What Could Have Been…Video Games | The Dark Knight

What Could Have Been…Video Games | The Dark Knight


Back in August 2012 I started a series of articles entitled, “What Could Have Been…”, which detailed the way some of our favourite films could have played out if different decisions had been made during the production process. Now I’m turning my attention to video games that will never see the light of day

Until recently nearly every major big blockbuster summer movie had a video game release to help promote the film and Batman was no exception.  I loved Batman: The Movie from Ocean Software on my ZX Spectrum and the run continued all the way through to Batman Begins on the original Xbox, PS2 and Nintendo GameCube from Electronic Arts in 2005.

With a sequel to Batman Begins in the works, it seemed silly not to have a game to release alongside its release. Although it was never officially announced, internet rumours revealed that software development team Pandemic Studios were working on a secret game which was labeled internally as “Project B”. Pandemic Studios had over the years created an impressive library of hits, including Full Spectrum Warrior, Star Wars: Battlefront, Mercenaries and Destroy All Humans!

Then in July 2008 in an interview with GameTrailers, actor Gary Oldman revealed that a lot of effort was being made for the Dark Knight video game, specifically making sure the gliding abilities with Batman’s cape felt smooth and fluid.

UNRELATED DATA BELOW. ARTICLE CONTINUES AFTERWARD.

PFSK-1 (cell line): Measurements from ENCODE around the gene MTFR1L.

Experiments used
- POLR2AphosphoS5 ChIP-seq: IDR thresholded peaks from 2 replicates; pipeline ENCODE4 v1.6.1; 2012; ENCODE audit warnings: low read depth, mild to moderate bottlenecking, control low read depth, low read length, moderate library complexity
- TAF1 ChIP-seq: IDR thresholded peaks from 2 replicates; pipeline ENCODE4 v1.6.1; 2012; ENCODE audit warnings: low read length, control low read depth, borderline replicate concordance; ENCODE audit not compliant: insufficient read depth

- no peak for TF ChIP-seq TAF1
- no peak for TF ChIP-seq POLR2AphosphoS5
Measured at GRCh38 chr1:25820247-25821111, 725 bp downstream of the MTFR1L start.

The Dark Knight hit the cinemas and there was no game to be seen or heard. Fans were left waiting and hoped something would be announced with the films home video release. But even with the DVD and Blu-ray release at the end of 2008 there was still no news.

According to a Newsweek article, the lack of a game at the same time of the movie’s release may have cost an estimated $101 million in missed revenue. So what went wrong?

Electronic Arts only had the Batman license for eighteen months, an already short time in which to develop a video game. Pandemic Studios jumped at the chance to create a Batman game believing that EA would throw money at them to help finish on an already tight deadline.

Several months into development, EA informed Pandemic that the game will be a tie-in to the upcoming Dark Knight movie. Pandemic had to throw out everything and start over, now with an ever tighter deadline. They decided to create an open world game for Batman but there were two major problems. No one at Pandemic had ever created this style of game before.

Secondly they decided to use the graphics engine from they’re upcoming World War 2 game, Saboteur. Whilst this was a great game engine, it wasn’t designed to creating an entire city to run around in. Pandemic pushed on, upgrading and tweaking the software as they went, but this just made it worse.

For example, they tried to implement a lighting technique known as HDR. It took seven months to code and never worked properly. It caused the game to run at around five frames per second and then crashed the development machines after a few minutes.

The game was never going to make the film’s release date and so it was pushed back until the end of 2008, the home video release date and the point at which the Batman licence with EA would expire. By September of 2008 when the game was supposed to be ready for Alpha testing it was obvious to see it was a technical mess and it would never meet its December target.

The game was canned and the studio was shut down a few months later when EA announced cuts were to be made.

The video below shows the games locations as well as an animation test at the end. Check out Unseen64 [Link] for a large selection of high quality screenshots.

 



John Abbitt

About the author | John Abbitt

@UKFilmNerd | John loves the movies and he used to write for his own website, The Tydirium Hangar Bay, in the late 1990's. Whilst the web page idea became lost in the passages of time, John's love of film did not. Now he's back, writing for The Unheard Nerd.

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